Capsule Stage Reviews: February 19, 2015

The Blackest Shore Catastrophic Theatre brings the work of New York-based up-and-coming playwright Mark Schulz to us twice this season. Closing out the year is Schultz's play Everything Will Be Different: A Brief History of Helen of Troy, a show about teen girl anguish. On offer now is the premiere of The Blackest Shore, a play ostensibly about male teenage trauma and coping. The teen in this case is Stuart, and he's making a violent movie that's part zombie thriller, part gothic vampire tale and part Lord of the Rings with a healthy dash of porn thrown in for good measure. Stuart's dad has done something horrible and therefore isn't around, and his mom is about to invite her boyfriend (Josh Morrison), whom Stuart can't stand, into their home to live with them. Schultz's play starts off moody enough with projections of tumultuous black and white ocean tides on four parallelogram-shaped video screens covering the back wall of the stage. A disembodied voice reads a poem about blackness and shorelines, evoking feelings of dread or at least depression. But just when we think we're in for an evening of angst, Schultz switches the mood and gives us comedy. Stuart (an energetically natural Gabriel Regojo) pitches his slasher/hero movie to the AV club with the excitement over movie violence that only a hormonally hopped-up teen can muster. He riffs off all the gore he plans on depicting while making sure to add that it's also a love story in the realm of a porno. It's a clever chuckle that sets up this seesaw script that has a hard time deciding what it wants to be and what it's trying to say. On the one hand, we learn fairly early that the reason Stuart's dad isn't around is that he molested him at a young age. On the other hand, Stuart doesn't seem all that bothered by his history with his dad and instead desperately wants to go live with him. It's the premise of the transparently metaphoric movie he's trying to make. A dark overlord is lonely and comes to rescue his son from those who don't realize how special he is. Obviously, Stuart has some issues. The hulking Regojo does a nifty job playing him as an in-your-face, smart-mouthed, funny kid. One whom no one seems to really care about. Certainly not his mom (Elizabeth Marshall Black), whom Schultz makes unnecessarily unlikable and in her own way as abusive as the father. Not Trisha (Candice D'Meza), his New Agey therapist who comically asks him to find his "inner animal." Certainly not his father, Dallas (John Gremillion), who may go down as one of the most shallowly written and narratively awkward pedophiles onstage. Like the scenic tone seesaw at the start of the play, Schultz plays flip-flop with Dallas, making him a meek and weirdly sympathetic child abuser one moment and then a drunken and comedic character in another. We aren't laughing in a dark-humor kind of fashion; the comedy is just for straight laughs, but for what purpose? We don't know, and as a result, the character and his effect on Stuart seem throwaway at best and even perhaps insulting at worst. Where The Blackest Shore really does excite, however, is in the complex relationship between Stuart and his new gay wallflower friend, George (the superlative Zachary Leonard). It's here that Schultz's writing shows tender insight into the emotional ravages eating away at Stuart. Stuart may not be able to articulate to George what ails him or what caused it, but in the way teenage boys say a lot by what they don't say, we finally get a window into Stuart's damaged places and how that damage begets more sorrow. Director Jason Nodler runs the show with clear stage management that at times manages to shrug off what just isn't on the page, but too often he falls victim to the script's schizophrenia. A rushed final insightful scene saps what little meaning we may glean from the script. Tim Thompson's video designs are thankfully not so enamoured of themselves that they need to steal the show. Whether they depict oversize alarm clocks in bedroom scenes, piecemeal lockers at school or a live cafe scene when Stuart and his father first reunite, the effect is surreally inviting and greatly adds to the minimalist set design. Schultz certainly has something to say about how abuse affects a young man's life. He even has a different and disturbing take on how a victim reacts to that abuse. But exactly what he wants us to take away from his work gets terribly muddied by a play that doesn't know which stylistic direction it wants to go or how the supporting characters serve the message. There's nothing wrong with injecting comedy into a tragic story or asking us to consider repugnant characters, but Schultz does so without context or irony, causing the tropes to topple in on themselves despite the engaging performances by his two teen male characters. Through March 7. Catastrophic Theatre, 1119 East Freeway, — JG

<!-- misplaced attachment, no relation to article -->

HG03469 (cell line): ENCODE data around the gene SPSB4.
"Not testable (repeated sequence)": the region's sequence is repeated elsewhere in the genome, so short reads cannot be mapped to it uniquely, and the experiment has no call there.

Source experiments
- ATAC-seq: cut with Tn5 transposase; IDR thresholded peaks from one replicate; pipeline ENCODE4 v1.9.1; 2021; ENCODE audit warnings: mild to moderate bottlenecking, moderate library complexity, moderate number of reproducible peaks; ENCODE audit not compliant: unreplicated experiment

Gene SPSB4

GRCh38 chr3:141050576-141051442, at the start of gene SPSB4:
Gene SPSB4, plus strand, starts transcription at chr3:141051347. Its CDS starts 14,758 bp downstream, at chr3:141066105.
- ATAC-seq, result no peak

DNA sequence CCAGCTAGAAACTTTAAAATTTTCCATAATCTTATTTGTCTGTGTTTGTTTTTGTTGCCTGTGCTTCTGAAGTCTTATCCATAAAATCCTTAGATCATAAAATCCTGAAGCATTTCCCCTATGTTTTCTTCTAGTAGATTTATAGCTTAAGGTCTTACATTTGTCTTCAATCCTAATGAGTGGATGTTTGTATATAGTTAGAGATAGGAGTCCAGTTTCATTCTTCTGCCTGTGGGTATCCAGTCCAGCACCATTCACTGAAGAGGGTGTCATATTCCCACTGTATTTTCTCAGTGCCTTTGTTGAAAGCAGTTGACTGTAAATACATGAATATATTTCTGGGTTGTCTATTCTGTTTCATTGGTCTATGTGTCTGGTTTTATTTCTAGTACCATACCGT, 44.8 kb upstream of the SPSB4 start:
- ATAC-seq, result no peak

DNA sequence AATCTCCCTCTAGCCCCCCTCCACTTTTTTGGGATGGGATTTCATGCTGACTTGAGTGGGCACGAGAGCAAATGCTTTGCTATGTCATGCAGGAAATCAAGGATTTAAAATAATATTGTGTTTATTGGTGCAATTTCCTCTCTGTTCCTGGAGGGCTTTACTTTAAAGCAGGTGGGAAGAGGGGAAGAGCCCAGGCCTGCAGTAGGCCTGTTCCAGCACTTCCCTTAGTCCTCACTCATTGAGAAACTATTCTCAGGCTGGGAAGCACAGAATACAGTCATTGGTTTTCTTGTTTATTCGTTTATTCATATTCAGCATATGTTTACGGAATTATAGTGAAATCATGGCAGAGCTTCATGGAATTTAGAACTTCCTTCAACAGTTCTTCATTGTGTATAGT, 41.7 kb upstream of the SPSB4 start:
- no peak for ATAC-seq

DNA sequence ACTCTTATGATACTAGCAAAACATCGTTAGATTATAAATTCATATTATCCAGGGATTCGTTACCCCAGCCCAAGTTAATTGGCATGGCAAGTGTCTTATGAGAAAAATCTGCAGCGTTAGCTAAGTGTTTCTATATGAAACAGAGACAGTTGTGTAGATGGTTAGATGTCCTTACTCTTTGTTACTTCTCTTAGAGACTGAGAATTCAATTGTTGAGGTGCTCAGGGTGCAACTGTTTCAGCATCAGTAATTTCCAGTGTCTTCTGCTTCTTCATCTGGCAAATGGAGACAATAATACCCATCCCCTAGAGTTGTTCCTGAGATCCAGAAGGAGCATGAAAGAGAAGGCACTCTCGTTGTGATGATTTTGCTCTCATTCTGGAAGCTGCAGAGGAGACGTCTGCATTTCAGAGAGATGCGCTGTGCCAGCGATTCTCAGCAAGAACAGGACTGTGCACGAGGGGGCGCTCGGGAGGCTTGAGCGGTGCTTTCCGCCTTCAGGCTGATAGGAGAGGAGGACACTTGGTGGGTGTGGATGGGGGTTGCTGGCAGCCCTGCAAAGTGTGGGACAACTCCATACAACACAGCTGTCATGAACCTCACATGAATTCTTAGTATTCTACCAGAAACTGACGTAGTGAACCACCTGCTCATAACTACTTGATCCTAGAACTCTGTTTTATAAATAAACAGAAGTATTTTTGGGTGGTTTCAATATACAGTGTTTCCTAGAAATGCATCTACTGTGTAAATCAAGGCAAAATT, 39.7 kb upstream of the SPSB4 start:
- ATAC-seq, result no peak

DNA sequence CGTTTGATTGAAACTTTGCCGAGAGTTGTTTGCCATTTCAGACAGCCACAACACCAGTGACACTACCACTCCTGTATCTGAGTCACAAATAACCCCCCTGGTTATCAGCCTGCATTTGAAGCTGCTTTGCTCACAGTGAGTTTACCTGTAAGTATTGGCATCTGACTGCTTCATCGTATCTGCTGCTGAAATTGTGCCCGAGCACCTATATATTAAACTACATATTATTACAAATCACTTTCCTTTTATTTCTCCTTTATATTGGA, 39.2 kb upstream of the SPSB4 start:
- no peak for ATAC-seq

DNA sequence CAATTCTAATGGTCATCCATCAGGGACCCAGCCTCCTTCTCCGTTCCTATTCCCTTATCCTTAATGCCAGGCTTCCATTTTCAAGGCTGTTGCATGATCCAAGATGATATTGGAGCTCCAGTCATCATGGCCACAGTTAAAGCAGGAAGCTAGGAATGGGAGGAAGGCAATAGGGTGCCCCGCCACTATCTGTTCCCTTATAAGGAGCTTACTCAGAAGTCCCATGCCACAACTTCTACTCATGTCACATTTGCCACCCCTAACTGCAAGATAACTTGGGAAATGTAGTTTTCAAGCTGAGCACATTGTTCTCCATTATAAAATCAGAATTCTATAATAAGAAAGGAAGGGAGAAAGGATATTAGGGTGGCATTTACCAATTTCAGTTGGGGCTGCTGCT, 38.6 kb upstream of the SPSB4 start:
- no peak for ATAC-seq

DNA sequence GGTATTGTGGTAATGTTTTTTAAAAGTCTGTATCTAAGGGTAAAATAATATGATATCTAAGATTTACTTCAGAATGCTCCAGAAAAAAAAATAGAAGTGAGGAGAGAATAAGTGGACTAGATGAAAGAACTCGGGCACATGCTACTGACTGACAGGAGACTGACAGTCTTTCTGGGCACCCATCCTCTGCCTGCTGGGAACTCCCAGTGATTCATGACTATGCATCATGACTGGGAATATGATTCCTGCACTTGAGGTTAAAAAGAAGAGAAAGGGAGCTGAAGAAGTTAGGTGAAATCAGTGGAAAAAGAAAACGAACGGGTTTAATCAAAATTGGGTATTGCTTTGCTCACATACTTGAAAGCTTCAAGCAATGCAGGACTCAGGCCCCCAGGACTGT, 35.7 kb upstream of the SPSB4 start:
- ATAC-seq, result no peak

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D.L. Groover has contributed to countless reputable publications including the Houston Press since 2003. His theater criticism has earned him a national award from the Association of Alternative Newsmedia (AAN) as well as three statewide Lone Star Press Awards for the same. He's co-author of the irreverent appreciation, Skeletons from the Opera Closet (St. Martin's Press), now in its fourth printing.
Contact: D. L. Groover
Jessica Goldman was the theater critic for CBC Radio in Calgary prior to joining the Houston Press team. Her work has also appeared in American Theatre Magazine, Globe and Mail and Alberta Views. Jessica is a member of the American Theatre Critics Association.
Contact: Jessica Goldman